Previously published on Forbes
There’s no denying that we are in the midst of a collective, global ordeal. Things are changing and they are changing fast.
The Great Resignation has people asking if their job is the right fit for them. The model of work from home/work from anywhere seems like it is here to stay, at least for the foreseeable future. Technology has and will continue to impact the very essence of the way everyone works. And the ongoing pandemic will continue to trigger more uncertainty and more unexpected starts and stops, both personally and organizationally.
With so much noise and commotion, it’s hard to think straight.
The antidote? Step away from it.
The Necessity of a Good Retreat – Even with Today’s Restrictions
Most thoughtful people need time and space to think clearly, to know what’s coming and what to focus on next. They need to slow down, even when it seems like that’s impossible. Even if it means setting up an environment that meets your company’s COVID safety policies and your team’s preferences for being in person or virtual.
Especially during this current chaotic environment, one of the most powerful things leaders can do to recapture some of that needed clarity is to step away from it all and take their team on a retreat. Or maybe they need to take only themselves on a retreat. Whatever it takes, above all, they need to get out of the fracas and into clear air.
Everyone can benefit from a fresh perspective and a larger purview. Teams need to build capacity to see the larger patterns at play and the overall impacts of choices and changes.
Leaders can’t afford to be constantly swept up in the minute-by-minute movements of their jobs and tasks. It’s important to take the time to see the forest for the trees. In his Harvard Business Review article, “The Work of Leadership,” Ron Heifetz emphasizes, “The only way you can gain both a clearer view of reality and some perspective on the bigger picture is by distancing yourself from the fray.”
A great retreat also has the power to transform a company’s product and processes, if not the thinking that originally went into these products and processes.
A retreat is also a retreat from day-to-day life and responsibilities—feeding the family, folding the clothes, walking the dog, opening the mail. Time away from all of that allows people to look and see more expansively—and maybe breathe a little deeper.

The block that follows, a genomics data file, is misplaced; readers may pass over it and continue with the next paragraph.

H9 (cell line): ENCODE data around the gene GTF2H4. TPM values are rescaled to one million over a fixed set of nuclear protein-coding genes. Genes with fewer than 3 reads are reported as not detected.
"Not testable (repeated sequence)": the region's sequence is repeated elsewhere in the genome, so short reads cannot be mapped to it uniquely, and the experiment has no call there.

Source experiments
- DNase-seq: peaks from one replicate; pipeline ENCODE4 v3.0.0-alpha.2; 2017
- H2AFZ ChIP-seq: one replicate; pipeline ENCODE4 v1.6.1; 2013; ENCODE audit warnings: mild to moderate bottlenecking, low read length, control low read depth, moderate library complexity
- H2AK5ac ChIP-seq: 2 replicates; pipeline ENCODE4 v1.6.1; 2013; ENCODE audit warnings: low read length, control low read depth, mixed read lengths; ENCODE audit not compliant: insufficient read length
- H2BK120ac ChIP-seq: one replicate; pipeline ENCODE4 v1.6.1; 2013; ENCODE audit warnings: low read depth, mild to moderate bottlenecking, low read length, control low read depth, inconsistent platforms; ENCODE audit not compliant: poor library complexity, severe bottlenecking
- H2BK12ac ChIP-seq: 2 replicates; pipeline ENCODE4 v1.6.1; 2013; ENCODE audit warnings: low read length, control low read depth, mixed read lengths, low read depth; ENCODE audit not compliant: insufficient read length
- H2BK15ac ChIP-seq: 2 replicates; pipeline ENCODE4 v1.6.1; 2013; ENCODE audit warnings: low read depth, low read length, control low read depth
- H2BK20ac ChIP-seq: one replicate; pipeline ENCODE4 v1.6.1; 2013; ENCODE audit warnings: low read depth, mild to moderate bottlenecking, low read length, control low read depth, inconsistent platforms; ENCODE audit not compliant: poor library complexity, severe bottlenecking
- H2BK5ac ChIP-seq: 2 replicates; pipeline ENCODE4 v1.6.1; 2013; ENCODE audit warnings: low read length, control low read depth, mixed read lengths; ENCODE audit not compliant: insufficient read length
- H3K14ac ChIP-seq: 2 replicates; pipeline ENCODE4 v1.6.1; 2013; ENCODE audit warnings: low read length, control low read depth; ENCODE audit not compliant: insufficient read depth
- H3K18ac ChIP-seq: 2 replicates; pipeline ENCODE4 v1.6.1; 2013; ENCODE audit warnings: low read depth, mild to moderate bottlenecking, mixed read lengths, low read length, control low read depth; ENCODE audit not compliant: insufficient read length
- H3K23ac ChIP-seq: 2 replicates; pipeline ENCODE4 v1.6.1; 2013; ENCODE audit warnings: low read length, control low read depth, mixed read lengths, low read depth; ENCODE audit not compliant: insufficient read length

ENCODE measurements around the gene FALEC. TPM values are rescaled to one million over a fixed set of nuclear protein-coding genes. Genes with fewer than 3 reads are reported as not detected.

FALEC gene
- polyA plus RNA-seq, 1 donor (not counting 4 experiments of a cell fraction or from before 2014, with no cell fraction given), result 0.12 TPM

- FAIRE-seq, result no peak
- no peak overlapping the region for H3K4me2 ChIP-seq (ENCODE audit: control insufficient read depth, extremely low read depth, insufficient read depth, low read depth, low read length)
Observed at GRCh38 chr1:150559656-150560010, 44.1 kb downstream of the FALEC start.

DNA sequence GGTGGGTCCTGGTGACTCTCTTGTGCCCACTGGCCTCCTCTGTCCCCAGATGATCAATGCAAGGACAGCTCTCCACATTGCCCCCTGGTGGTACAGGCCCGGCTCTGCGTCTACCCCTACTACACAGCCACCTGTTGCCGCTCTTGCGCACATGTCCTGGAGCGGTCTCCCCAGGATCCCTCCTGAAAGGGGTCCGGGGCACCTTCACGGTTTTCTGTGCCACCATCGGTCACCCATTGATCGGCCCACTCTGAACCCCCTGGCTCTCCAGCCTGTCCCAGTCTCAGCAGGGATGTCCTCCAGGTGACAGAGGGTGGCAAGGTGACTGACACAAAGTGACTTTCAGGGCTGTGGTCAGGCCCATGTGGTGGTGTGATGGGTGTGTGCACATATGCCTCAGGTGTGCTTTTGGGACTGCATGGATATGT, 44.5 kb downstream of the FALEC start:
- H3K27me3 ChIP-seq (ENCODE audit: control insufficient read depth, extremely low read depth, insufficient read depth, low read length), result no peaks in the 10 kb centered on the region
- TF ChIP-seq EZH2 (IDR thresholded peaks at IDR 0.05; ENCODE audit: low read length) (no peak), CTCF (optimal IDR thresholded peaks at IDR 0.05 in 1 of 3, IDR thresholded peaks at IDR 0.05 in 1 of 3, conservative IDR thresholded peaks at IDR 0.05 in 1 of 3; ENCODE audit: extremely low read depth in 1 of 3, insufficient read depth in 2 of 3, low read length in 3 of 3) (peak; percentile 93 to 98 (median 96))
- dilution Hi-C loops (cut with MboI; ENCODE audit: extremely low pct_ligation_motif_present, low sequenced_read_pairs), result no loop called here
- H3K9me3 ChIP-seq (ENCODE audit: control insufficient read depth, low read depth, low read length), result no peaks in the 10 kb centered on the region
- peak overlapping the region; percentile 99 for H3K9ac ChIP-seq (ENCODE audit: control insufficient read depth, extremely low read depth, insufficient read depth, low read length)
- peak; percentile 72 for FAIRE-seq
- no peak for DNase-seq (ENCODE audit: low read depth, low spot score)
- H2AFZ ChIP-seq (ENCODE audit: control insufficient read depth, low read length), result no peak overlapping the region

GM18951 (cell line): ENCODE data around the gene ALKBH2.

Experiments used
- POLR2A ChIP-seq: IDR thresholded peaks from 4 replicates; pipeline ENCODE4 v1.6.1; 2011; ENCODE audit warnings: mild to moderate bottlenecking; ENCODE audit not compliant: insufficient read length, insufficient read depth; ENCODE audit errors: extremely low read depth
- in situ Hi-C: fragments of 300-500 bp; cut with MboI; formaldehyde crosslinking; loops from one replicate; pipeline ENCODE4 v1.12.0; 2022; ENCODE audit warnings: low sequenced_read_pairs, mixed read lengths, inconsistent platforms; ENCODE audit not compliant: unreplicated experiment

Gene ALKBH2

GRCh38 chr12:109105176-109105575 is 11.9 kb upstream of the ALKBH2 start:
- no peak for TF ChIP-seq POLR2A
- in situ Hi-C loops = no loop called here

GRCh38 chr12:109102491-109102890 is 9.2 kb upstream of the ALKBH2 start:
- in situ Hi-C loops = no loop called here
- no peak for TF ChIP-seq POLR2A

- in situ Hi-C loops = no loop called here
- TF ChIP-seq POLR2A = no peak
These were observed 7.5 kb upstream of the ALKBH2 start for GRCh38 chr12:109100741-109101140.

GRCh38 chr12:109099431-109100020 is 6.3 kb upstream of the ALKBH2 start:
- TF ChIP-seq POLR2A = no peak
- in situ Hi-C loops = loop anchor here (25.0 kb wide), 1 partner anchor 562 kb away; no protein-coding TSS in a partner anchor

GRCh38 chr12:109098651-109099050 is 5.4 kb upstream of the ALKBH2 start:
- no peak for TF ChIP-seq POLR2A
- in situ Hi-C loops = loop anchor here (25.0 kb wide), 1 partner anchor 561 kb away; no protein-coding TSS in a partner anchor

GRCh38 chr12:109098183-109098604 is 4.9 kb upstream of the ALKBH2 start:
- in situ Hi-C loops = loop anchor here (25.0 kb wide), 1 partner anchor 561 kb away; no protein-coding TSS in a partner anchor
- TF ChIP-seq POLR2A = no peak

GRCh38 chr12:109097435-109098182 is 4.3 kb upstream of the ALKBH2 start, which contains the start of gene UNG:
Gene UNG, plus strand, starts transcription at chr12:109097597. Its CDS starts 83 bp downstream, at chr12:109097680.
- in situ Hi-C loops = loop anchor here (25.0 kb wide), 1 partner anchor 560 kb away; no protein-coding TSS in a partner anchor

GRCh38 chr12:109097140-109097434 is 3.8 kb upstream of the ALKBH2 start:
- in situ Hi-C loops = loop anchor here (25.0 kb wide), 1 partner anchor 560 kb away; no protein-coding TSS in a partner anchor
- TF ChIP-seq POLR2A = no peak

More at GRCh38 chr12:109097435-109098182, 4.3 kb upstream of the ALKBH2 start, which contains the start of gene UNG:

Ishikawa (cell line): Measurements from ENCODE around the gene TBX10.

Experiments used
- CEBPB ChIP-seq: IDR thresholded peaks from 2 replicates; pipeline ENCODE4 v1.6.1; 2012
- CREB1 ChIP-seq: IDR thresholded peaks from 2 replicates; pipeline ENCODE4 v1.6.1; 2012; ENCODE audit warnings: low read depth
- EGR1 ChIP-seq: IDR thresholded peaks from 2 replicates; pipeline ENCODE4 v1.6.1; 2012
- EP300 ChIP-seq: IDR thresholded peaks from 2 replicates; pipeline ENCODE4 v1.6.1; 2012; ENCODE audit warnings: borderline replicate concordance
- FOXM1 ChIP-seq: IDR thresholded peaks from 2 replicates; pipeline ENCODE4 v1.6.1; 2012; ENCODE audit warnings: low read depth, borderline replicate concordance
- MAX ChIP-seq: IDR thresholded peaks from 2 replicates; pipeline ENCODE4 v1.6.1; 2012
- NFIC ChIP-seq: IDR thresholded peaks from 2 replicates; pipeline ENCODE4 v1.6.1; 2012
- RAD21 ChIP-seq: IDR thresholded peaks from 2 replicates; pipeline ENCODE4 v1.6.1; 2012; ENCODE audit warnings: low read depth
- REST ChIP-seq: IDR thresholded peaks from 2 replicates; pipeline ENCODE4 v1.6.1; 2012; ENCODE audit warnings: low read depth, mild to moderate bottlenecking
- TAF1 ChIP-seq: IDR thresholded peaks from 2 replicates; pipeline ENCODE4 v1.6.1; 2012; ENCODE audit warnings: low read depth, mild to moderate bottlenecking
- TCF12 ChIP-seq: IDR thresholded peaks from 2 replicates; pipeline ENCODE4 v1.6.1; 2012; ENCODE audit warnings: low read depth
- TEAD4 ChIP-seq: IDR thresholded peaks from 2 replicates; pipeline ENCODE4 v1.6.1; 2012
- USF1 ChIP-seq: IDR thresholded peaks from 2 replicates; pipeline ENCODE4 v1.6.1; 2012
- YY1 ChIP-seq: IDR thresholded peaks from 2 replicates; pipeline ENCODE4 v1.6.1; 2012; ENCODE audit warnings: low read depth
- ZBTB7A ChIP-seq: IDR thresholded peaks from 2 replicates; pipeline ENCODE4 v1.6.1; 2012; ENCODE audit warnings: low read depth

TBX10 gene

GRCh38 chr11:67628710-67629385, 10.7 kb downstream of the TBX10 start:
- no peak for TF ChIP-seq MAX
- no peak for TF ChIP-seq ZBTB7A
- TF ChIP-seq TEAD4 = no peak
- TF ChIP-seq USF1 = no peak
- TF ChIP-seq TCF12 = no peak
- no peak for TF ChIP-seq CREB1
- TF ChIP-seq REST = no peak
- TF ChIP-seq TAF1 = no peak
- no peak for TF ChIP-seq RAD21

10 Elements of a Great Team Retreat
For the best results, a team should plan to go on retreat together quarterly, if possible, but at least annually to move forward and progress together.
Here’s a helpful checklist for planning a great retreat:
1. Know why you are retreating.
2. Be clear about who should be there and why. Make sure those attending know why they’re invited and what to expect.
3. Design a retreat experience that embodies your vision and values.
4. Sprinkle in plenty of restorative activities, like walks, writing, reflection and laughter. If part or all of your team is participating virtually, this is even more important.
5. Create a physical environment that communicates the intention of the retreat, e.g., great food, music, comfortable chairs, connection to nature, etc. Again, getting creative can make all of this possible virtually as well.
6. Be willing to let go of your big ideas about the retreat to allow what wants to arise. Be curious and excited about what emerges, knowing that with the right people, environment and intentions, miracles can happen. New perspectives can be found, big decisions can be made from clarity and higher ground, relationships can be deepened and, as a result, so will trust, hope and energy. Your people and company will all be better for it.
7. Follow your sensibilities, knowing when it’s time to lay a conversation down or pick one up.
8. Don’t create an agenda. That will be too much like your everyday meetings. Instead, set an intention about what you want to hear from the team at the end of the experience.
9. Do create a list of challenges you need to tackle, ideas you want to explore and fun, new sparks of projects or products.
10. End the retreat with some promises or actions, but only those that can truly be delivered. This matters. It makes people feel it was worth the extra time away from home and loved ones.
It may never seem like a good time to go on retreat. You may be waiting for this to be over or when we return to normal. Don’t. Your people need this time together now more than ever. The demands of the business will try to convince leaders that it just can’t be done. Retreat anyway. Get it right, and the team will emerge inspired, unified and energized to take on the next big challenges around the corner.